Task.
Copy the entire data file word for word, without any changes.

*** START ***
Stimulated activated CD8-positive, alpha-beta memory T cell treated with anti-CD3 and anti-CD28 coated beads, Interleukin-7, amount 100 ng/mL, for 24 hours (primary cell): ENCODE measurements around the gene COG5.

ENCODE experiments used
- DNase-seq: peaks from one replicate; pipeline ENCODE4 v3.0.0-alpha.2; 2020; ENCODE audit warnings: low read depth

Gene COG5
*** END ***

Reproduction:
Stimulated activated CD8-positive, alpha-beta memory T cell treated with anti-CD3 and anti-CD28 coated beads, Interleukin-7, amount 100 ng/mL, for 24 hours (primary cell): ENCODE measurements around the gene COG5.

ENCODE experiments used
- DNase-seq: peaks from one replicate; pipeline ENCODE4 v3.0.0-alpha.2; 2020; ENCODE audit warnings: low read depth

Gene COG5